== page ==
Using Host Variables

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In the previous example, we installed the redis-server package and configured Redis with templates. As we left it, Redis listened only on the local machine (, on the default port (6379). Let's take a look at the playbook from the last lesson:

- name: Install Redis
  hosts: all
    redis_port: 6379
    redis_databases: 1

    - name: Ensure Redis is present
      apt: pkg=redis-server state=latest
      sudo: true

    - name: Ensure Redis is started
      service: name=redis-server state=started enabled=yes
      sudo: true

    - name: Ensure Redis Configuration
      template: src=redis.conf.j2 dest=/etc/redis/redis.conf owner=root group=root mode=0644
      sudo: true
      notify: Redis Restart


    - name: Redis Restart
      service: name=redis-server state=restarted enabled=yes
      sudo: true

We could bind Redis to a public, Internet-facing IP address so it can be accessed from anywhere, but that also opens it up for more attacks. Instead we can bind to the Local LAN network, since we anticipate to use the Redis machine with our other machines in the near future. This way, other machines can have access to Redis over the network, without us needing to expose it to the whole Internet. Let's edit our Vagrantfile slightly to give us a new private interface.
(Note: SysAdmin veterans are probably screaming “use a firewall!” by now, and we will in a future lesson).

# Add This Before "Provision with Ansible"
# in your Vagrantfile

# Redis
config.vm.define "redis" do |redis| "private_network", ip: ""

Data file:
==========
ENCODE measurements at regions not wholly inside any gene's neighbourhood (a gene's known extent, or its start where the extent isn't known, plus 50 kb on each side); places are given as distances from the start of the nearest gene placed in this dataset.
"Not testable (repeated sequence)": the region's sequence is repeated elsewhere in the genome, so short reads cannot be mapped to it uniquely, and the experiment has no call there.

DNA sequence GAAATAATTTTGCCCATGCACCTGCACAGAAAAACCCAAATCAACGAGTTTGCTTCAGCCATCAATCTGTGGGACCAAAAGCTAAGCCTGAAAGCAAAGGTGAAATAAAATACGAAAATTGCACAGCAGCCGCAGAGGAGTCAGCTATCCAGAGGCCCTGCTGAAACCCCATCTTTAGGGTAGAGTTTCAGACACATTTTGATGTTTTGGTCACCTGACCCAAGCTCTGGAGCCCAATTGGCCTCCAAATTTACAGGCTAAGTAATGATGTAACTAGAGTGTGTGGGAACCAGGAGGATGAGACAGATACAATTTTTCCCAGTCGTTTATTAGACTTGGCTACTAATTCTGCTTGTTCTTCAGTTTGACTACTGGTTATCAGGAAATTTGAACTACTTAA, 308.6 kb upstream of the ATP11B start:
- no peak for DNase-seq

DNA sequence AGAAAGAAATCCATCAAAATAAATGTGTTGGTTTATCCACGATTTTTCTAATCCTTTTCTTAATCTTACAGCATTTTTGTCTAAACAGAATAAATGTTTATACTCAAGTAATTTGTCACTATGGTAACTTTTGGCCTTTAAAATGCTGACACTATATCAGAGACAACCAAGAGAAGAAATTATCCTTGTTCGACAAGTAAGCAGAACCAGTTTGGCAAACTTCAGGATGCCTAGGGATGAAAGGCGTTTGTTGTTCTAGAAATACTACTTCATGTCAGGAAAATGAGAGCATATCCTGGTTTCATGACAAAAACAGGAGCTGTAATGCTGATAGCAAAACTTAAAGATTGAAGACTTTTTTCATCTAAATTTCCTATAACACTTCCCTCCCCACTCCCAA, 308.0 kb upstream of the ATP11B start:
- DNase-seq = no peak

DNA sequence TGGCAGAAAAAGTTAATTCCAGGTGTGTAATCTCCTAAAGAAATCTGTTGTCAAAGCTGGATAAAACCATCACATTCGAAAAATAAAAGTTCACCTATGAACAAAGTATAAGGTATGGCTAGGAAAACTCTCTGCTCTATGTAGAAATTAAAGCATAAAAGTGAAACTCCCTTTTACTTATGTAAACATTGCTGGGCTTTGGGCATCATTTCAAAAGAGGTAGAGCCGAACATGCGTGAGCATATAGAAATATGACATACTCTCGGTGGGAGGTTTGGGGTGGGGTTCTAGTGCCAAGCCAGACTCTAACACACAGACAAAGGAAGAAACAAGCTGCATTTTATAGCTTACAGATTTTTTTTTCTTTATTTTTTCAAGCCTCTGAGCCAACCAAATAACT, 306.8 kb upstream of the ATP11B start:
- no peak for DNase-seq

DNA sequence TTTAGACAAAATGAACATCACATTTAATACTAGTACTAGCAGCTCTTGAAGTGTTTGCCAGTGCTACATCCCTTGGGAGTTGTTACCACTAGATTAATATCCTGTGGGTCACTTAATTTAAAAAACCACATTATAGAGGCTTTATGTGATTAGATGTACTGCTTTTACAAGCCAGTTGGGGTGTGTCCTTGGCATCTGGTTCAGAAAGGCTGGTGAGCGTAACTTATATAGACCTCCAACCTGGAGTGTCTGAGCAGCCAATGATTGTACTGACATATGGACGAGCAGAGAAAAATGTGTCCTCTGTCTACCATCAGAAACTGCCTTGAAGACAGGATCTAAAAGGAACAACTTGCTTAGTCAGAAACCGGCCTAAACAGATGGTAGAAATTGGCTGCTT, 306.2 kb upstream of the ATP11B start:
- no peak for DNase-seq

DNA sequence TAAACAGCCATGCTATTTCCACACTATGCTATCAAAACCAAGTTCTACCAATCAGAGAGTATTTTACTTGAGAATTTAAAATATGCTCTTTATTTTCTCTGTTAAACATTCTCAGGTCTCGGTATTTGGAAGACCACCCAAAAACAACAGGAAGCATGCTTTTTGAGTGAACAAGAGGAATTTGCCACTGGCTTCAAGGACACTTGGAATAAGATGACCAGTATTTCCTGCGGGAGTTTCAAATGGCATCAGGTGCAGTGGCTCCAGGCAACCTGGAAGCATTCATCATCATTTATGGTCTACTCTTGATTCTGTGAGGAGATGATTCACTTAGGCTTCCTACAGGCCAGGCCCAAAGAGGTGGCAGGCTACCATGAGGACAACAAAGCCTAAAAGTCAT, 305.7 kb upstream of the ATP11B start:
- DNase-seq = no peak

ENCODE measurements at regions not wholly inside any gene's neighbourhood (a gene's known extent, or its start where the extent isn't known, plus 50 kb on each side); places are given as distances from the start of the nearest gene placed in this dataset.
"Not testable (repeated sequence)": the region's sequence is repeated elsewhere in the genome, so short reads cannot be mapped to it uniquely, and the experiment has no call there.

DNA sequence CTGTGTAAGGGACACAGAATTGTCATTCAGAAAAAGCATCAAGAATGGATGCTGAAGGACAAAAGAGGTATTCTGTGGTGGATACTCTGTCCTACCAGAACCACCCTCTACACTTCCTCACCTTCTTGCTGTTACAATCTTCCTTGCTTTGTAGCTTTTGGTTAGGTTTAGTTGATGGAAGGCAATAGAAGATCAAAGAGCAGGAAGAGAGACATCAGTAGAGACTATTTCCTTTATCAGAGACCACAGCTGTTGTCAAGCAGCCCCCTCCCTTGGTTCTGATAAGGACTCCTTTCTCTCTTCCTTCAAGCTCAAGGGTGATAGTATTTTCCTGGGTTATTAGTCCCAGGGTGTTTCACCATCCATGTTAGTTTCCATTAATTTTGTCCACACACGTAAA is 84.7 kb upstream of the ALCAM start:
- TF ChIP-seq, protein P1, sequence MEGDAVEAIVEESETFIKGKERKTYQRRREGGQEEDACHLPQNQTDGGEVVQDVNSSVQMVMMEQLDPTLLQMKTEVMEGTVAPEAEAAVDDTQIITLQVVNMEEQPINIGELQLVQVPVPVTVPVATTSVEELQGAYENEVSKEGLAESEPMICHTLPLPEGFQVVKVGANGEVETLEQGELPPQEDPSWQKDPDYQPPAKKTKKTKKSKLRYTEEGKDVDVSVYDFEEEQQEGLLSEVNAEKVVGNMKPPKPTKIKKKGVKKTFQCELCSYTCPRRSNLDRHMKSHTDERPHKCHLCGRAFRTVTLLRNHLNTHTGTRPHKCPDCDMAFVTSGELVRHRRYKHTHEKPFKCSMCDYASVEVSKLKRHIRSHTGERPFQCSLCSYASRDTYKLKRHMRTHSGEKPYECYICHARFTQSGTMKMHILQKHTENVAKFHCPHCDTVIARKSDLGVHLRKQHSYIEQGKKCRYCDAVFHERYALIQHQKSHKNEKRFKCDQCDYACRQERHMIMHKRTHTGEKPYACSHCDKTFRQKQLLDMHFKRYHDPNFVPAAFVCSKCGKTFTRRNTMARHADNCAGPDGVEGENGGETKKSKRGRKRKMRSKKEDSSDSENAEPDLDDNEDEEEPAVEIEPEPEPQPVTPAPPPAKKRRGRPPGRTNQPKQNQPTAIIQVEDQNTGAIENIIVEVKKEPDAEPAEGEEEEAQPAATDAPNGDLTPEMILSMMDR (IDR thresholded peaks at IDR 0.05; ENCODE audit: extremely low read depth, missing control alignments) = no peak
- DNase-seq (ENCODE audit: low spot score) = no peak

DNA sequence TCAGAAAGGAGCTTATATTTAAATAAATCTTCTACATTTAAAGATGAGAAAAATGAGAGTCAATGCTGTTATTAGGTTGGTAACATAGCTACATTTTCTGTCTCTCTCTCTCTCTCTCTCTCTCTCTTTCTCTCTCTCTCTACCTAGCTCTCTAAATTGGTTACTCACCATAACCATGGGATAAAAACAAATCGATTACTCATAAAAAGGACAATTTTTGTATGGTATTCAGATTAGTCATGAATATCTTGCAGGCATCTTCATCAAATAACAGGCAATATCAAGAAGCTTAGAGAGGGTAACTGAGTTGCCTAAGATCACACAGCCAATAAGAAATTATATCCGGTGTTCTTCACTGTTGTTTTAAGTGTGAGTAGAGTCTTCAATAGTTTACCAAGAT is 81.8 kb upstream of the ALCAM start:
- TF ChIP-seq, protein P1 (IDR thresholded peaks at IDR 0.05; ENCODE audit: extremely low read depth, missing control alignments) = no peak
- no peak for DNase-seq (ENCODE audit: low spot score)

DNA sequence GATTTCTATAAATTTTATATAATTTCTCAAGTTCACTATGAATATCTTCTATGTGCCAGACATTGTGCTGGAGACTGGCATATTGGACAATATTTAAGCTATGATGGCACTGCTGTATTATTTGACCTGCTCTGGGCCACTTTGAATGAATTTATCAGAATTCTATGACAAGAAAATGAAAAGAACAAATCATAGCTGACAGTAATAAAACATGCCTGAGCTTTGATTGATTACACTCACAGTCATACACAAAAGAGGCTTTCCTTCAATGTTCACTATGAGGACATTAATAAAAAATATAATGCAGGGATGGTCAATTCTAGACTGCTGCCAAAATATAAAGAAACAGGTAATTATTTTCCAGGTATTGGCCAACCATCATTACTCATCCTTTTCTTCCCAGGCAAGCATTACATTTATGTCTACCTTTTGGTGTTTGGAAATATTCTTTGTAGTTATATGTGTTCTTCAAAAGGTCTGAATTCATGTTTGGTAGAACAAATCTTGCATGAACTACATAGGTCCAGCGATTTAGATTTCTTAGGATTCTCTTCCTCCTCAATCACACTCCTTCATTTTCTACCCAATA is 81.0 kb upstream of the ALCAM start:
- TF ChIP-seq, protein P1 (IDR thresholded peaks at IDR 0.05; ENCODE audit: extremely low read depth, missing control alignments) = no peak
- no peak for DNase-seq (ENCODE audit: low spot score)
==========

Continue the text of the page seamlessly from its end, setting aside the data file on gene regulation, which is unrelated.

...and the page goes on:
Run the following command to restart the machine and apply the changes.
(Note: Ansible will run as part of the “vagrant up” process since we listed it as the provisioner in the Vagrantfile.)

$ vagrant halt && vagrant up

Host Variables with Ansible

How can we possibly know the local IP address of the Redis machine? Well, we could parse some configuration files and extract it that way like in a shell script, but that's tedious and prone to errors. Ansible conveniently provides a lot of predefined variables of the machine and it makes our lives easier. To view all of the variables, add this task:

- name: Display Host Variables
  debug: var=hostvars

The output will have a bunch of data that you can use in your playbooks. I won't paste it here because it's so long. Instead, here's a snippet:

"ansible_eth1": {
    "active": true,
    "device": "eth1",
    "ipv4": {
        "address": "",
        "netmask": "",
        "network": ""
    "ipv6": [
            "address": "fe80::a00:27ff:fe65:3d8d",
            "prefix": "64",
            "scope": "link"
    "macaddress": "xx:xx:xx:xx:xx:xx",
    "module": "e1000",
    "mtu": 1500,
    "promisc": false,
    "type": "ether"

Putting Variables to Work

We're interested in the second interface (eth1), which listens on the local network, instead of eth0 which is the “public” interface (but not while we use Vagrant). This might feel a bit weird now, but will become more useful when we leave VirtualBox and Vagrant for a cloud provider. We can use the address we see above in our templates, but it's buried deep. Check out this part of the Redis configuration file from the previous lesson and edit it to be like the following:

# By default Redis listens for connections from all the network interfaces
# available on the server. It is possible to listen to just one or multiple
# interfaces using the "bind" configuration directive, followed by one or
# more IP addresses.
# Examples:
# bind
# DEFAULT: bind

Now we have Redis bound to the localhost and the private network.
We use a special host variable without quotes to select whichever machine we are currently provisioning.

Wrap Up

Hopefully using host variables makes more sense now. All we really did was explore built-in Ansible variables and use one in our template after we found out what it was named. We're ready to move on to the next lesson since Redis has been reconfigured to listen on the private network.